I gave my presenter a high-five “through” the display during the demo and my hand tingled in a way that said my brain was expecting a physical hand to hit mine.

As with anything AR or VR-related, it’s impossible to capture imagery of what Project Starline felt like using traditional cameras and displays. You can see a picture — or even a moving image like you see above — of someone sitting at a Starline booth and recognize that they’re talking to another person, but you don’t truly understand what it feels like until you experience it in person with your own eyes.

If you’ve ever used a Nintendo 3DS, you’ll have at least a passing idea of what this feels like. The display is wholly convincing and, unlike the 3DS, is high resolution enough so that you’re not counting pixels or even worried about the tech behind the experience at all.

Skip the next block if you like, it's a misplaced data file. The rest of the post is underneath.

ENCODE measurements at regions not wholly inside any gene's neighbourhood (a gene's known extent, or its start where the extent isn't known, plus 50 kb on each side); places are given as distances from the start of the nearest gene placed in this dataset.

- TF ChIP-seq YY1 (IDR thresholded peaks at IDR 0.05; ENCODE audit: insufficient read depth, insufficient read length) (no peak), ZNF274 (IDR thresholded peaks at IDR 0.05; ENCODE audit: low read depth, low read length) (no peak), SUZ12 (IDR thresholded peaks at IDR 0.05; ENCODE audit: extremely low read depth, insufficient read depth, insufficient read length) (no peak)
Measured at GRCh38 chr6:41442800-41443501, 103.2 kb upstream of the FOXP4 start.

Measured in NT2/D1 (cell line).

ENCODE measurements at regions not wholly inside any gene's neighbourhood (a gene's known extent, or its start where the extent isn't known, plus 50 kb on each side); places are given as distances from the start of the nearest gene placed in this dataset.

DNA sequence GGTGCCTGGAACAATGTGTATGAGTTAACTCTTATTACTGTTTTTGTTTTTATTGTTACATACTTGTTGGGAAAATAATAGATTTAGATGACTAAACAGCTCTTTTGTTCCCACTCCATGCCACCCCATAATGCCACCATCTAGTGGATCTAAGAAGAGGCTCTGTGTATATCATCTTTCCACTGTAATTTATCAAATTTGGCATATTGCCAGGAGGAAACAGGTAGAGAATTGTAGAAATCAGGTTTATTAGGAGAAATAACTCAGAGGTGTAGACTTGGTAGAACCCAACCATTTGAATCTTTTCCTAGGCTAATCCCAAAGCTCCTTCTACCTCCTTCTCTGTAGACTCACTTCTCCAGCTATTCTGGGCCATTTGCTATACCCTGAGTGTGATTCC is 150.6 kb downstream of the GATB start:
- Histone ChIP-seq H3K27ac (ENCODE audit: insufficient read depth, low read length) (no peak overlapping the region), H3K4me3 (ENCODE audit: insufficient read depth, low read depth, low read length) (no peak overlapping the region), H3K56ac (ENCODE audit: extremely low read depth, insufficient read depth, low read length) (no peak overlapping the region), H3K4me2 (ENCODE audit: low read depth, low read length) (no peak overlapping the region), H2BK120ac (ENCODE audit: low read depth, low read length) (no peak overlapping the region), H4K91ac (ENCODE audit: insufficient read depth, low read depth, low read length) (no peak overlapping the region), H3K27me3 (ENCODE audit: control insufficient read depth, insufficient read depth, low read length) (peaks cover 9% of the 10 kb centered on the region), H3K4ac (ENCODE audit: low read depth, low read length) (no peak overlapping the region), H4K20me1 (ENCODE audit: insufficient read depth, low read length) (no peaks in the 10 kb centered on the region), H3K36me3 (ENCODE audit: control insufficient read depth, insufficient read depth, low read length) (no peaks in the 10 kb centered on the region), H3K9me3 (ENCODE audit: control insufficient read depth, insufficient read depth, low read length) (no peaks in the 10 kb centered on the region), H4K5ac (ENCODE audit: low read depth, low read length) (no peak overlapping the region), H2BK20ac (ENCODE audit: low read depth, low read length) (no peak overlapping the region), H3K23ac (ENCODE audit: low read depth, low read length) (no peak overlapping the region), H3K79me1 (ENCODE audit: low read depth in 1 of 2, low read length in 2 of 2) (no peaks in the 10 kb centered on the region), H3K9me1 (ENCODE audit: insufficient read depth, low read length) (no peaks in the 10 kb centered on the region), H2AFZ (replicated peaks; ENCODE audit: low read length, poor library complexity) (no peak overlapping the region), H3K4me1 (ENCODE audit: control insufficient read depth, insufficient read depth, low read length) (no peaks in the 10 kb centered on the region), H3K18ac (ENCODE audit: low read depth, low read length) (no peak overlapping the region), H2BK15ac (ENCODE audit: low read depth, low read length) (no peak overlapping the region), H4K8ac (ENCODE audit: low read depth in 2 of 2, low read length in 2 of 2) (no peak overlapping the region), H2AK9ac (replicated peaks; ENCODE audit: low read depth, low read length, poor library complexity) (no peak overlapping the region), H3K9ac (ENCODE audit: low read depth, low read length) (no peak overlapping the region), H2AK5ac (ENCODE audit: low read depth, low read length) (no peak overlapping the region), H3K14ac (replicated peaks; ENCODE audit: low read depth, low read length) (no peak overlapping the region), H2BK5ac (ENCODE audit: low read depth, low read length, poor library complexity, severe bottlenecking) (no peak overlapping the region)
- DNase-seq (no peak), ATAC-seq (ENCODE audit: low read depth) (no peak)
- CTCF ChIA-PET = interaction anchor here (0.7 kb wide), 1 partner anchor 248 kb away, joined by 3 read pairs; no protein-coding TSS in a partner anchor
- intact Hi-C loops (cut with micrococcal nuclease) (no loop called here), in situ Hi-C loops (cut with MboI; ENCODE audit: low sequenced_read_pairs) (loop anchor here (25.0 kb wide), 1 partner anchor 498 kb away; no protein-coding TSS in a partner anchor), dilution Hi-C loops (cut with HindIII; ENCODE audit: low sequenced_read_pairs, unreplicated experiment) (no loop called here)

A close-up of the camera hardware on a Project Starline booth

(Image credit: Nicholas Sutrich / Android Central)

Google representatives told me that while the technology behind Starline is still secretive, more will be revealed soon. For now, I was only told that Starline’s light-field technology was “a new way to compute” that didn’t involve traditional GPUs, rasterizers, or other similar methods of virtually rendering a scene.

Rather, the light-field tech you see in front of you is a clever amalgam of footage from the six cameras onboard, all stitched together in real-time and moving according to your personal perspective in front of it. Again, this is a bit like the revision of the 3DS with the front-facing camera that allowed you to shift your perspective a bit, just all grown up and running on supercharged hardware.

Multimodal AI on the Ray-Ban Meta smart glasses

(Image credit: Meta)